Post-Punk Band Do Nothing Share “Moving Target”

UK post-punk band Do Nothing have shared “Moving Target”, a new track with an accompanying music video taken from their hotly-anticipated debut album Snake Sideways due out on June 30th LISTEN HERE / WATCH BELOW / PRE-SAVE LP HERE

To coincide with the Snake Sideways announcement, Do Nothing are also paying homage to legendary mobile game Snake, with their version featuring a specially commissioned 8-Bit audio version of recent single “Amoeba.” Play the game and start climbing the leaderboard HERE

Commenting on “Moving Target” and its accompanying video shot on a handheld camera, vocalist Chris Bailey says: “I’d say that this one distills some of the album’s more gloomy themes into a nice little song about being tired and run down. It’s also sort of about feeling small in a big world, and wondering how you could possibly relate to it. For the video, I thought it’d be fun to strap a GoPro to myself for a month and see whether the footage could be made into something. I felt weird walking around with it, but I actually quite like watching it back now as a little time capsule thing. During the editing I definitely noticed that smiley positive moments actually made for the best footage, which made me feel nice and uncynical.” 

Do Nothing returned to form in spectacular fashion this year, with their single “Happy Feet” – the band’s first new music since acclaimed 2021 EP Glueland – arriving in February to widespread praise at UK national press from The Independent, NME, So Young Magazine, Dork, DIY, CLASH, Yuck, and more. “Happy Feet” was also added straight to the BBC Radio 6 Music B-List – their sixth consecutive single to be added no less. Recent single “Amoeba” premiered with Steve Lamacq on BBC Radio 6 Music alongside the band’s Dork playlist digital cover story

Having known each other since childhood, Do Nothing started making music as teenagers living in Nottingham, eventually taking a year off to regroup and reset with a more honed style. A pair of EPs, 2020’s Zero Dollar Bill and the following year’s Glueland, established Do Nothing among an exciting crop of new British bands huddled loosely under the post-punk banner.

Chris Bailey had big ambitions for the first Do Nothing album, though, and even in early interviews was stressing the importance of always evolving. This desire to change, twinned with the time-freezing pandemic that impacted early stages of writing, raised more questions than it elicited answers for the singer and chief songwriter. The resulting feeling was that of a creative stutter; a disconnection between intention and end product. 

Like any good writer, Bailey found a way through the weeds and began putting it all down on paper. Snake Sideways isn’t merely an album about being unable to write an album, though. Across its ten tracks it interrogates feelings of tying identity to a vocation, the sense of letting others down, precarity of dreams, and the inescapable prison of self-criticism. These themes are perhaps most evident on “Happy Feet”, a devilishly pretty moment built around guitarist Kasper Sandstrom’s delicately strummed acoustic and more jagged electric switches. Bailey describes his lyrics on the song as being “super unglamorous” and there is something stark about hearing him admit, “I’m not gonna dress it up, today didn’t go so well.” In the past he might have hidden behind metaphor or a deep-cut Simpsons reference but the album steers unashamedly towards naked honesty.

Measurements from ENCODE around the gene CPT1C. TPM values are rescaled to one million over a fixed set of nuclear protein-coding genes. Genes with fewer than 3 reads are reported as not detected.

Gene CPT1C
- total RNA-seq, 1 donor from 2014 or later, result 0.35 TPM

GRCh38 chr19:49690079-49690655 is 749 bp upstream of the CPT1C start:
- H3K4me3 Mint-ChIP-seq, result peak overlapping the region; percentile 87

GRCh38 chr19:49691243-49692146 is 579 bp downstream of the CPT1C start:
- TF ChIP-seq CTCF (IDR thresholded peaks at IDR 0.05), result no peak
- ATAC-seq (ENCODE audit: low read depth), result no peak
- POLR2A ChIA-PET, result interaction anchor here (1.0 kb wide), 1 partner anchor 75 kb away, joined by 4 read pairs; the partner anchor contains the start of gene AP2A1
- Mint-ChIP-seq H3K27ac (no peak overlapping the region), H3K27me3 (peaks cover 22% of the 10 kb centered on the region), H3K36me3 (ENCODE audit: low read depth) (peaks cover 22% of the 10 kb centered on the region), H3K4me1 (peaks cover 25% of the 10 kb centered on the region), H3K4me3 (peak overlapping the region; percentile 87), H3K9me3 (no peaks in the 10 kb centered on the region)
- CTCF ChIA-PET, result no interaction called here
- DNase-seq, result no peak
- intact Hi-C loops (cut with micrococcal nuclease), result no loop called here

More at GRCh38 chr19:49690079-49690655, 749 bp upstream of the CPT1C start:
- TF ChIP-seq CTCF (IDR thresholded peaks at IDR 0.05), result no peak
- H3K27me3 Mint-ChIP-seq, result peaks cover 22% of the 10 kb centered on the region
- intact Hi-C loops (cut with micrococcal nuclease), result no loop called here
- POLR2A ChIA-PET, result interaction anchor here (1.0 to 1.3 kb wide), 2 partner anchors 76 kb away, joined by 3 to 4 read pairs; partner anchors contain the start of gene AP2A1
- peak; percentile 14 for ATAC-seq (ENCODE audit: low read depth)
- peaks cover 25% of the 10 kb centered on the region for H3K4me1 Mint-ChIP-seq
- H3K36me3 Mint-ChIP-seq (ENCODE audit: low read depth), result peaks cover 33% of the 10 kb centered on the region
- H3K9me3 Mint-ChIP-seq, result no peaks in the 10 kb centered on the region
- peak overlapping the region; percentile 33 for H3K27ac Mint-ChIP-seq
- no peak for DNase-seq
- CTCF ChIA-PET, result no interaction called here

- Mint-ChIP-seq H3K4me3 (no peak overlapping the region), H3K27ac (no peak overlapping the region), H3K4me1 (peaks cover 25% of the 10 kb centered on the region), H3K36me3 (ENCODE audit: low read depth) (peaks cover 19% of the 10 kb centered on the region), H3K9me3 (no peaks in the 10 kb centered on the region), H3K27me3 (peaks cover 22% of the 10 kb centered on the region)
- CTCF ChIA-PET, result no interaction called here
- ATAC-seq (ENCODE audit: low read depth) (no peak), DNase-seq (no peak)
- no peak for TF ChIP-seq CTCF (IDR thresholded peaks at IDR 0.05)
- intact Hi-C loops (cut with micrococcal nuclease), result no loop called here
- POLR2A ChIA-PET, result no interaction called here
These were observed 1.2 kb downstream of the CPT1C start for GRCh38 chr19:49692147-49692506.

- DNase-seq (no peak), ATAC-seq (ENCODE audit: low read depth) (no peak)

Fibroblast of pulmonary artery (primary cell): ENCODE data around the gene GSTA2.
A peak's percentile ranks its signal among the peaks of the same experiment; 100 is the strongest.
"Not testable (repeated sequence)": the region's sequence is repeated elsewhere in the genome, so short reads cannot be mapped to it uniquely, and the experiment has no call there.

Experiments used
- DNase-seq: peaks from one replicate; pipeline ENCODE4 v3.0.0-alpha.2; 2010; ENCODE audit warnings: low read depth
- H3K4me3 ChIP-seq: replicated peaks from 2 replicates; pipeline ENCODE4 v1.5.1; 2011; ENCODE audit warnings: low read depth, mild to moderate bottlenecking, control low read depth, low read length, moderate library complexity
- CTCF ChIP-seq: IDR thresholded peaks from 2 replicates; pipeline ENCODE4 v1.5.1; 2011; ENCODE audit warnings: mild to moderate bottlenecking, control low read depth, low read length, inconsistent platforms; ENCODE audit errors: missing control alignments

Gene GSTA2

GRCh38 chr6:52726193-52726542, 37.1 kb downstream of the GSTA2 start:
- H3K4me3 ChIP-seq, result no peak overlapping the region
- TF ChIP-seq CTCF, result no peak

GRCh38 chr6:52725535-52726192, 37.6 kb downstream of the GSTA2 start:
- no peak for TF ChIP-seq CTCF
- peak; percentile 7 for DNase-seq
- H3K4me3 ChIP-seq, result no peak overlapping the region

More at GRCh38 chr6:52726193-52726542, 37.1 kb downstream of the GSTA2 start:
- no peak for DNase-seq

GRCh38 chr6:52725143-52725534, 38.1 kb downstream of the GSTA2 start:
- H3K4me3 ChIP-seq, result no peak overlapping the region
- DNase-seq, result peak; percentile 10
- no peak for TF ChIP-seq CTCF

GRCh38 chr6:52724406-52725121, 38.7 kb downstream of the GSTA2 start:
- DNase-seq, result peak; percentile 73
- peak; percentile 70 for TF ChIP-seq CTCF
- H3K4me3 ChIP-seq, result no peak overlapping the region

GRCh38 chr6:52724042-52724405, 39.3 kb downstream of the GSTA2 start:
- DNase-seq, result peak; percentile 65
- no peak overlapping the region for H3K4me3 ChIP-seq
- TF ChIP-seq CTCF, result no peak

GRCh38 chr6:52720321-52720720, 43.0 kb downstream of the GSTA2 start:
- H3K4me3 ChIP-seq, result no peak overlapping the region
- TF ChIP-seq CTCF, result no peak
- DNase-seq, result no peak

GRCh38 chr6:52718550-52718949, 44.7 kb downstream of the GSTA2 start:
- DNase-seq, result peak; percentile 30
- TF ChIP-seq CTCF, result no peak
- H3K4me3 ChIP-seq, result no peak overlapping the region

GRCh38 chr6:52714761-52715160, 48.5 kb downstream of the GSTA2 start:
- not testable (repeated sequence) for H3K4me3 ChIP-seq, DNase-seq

The bigger picture to this cards-on-the-table thinking is that Snake Sideways is shot through with a message of hope and acceptance. There’s no cheap self-help sloganeering but a greater sense that perseverance and a little kindness can go a long way. It’s right there in that “All hail my dog” line, taken from “Hollywood Learn”. The idea of a canine deity might be amusing to think about but to Do Nothing it represents something more profound – celebrating the everyday realities and not judging yourself based on dream scenarios. 

Snake Sideways stays grounded throughout and avoids straying into myopic territory, with songs including “Fine” and “Sunshine State” touching on themes of gambling and America’s response to the AIDS crisis respectively. The latter, one of the first songs Do Nothing wrote when they started the band in its current form, references the artist Keith Haring in its depiction of an anger that leaves you shaking. 

The elephant in the room is that all this fear, self-loathing, and inability to create, plays out on an album that very much exists. Every second of Snake Sideways is, therefore, a celebration of triumph over this paradox. It’s also a mark of the friendship in the band, rounded out by bassist Charlie Howarth and drummer Andy Harrison, and their decades-long bond. Nothing in life ever turns out quite how we imagine it and Do Nothing capture that journey in its totality here. It’s a bumpy ride but one that finds a band finally at peace with their own imperfections. 

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